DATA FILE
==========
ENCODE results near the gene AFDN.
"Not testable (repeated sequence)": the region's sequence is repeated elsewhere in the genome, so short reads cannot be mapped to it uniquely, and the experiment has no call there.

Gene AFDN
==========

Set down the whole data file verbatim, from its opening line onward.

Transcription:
ENCODE results near the gene AFDN.
"Not testable (repeated sequence)": the region's sequence is repeated elsewhere in the genome, so short reads cannot be mapped to it uniquely, and the experiment has no call there.

Gene AFDN